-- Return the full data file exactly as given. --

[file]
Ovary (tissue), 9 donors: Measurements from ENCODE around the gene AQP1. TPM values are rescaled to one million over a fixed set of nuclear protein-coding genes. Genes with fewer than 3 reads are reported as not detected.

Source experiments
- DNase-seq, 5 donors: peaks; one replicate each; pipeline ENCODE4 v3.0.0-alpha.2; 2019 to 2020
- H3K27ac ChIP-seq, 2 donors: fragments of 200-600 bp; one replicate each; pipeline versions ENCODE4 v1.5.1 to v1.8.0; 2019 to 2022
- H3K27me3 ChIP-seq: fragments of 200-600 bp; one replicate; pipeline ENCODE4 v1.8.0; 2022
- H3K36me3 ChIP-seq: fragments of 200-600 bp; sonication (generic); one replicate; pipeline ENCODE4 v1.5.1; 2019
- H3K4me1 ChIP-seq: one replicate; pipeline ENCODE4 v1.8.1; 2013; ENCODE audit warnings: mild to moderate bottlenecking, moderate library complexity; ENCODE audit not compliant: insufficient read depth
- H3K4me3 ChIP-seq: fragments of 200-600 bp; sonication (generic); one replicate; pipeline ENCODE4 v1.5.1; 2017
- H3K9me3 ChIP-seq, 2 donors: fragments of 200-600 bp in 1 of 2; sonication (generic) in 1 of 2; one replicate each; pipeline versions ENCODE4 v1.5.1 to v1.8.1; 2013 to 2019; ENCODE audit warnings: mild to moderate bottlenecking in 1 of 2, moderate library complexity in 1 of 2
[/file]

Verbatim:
Ovary (tissue), 9 donors: Measurements from ENCODE around the gene AQP1. TPM values are rescaled to one million over a fixed set of nuclear protein-coding genes. Genes with fewer than 3 reads are reported as not detected.

Source experiments
- DNase-seq, 5 donors: peaks; one replicate each; pipeline ENCODE4 v3.0.0-alpha.2; 2019 to 2020
- H3K27ac ChIP-seq, 2 donors: fragments of 200-600 bp; one replicate each; pipeline versions ENCODE4 v1.5.1 to v1.8.0; 2019 to 2022
- H3K27me3 ChIP-seq: fragments of 200-600 bp; one replicate; pipeline ENCODE4 v1.8.0; 2022
- H3K36me3 ChIP-seq: fragments of 200-600 bp; sonication (generic); one replicate; pipeline ENCODE4 v1.5.1; 2019
- H3K4me1 ChIP-seq: one replicate; pipeline ENCODE4 v1.8.1; 2013; ENCODE audit warnings: mild to moderate bottlenecking, moderate library complexity; ENCODE audit not compliant: insufficient read depth
- H3K4me3 ChIP-seq: fragments of 200-600 bp; sonication (generic); one replicate; pipeline ENCODE4 v1.5.1; 2017
- H3K9me3 ChIP-seq, 2 donors: fragments of 200-600 bp in 1 of 2; sonication (generic) in 1 of 2; one replicate each; pipeline versions ENCODE4 v1.5.1 to v1.8.1; 2013 to 2019; ENCODE audit warnings: mild to moderate bottlenecking in 1 of 2, moderate library complexity in 1 of 2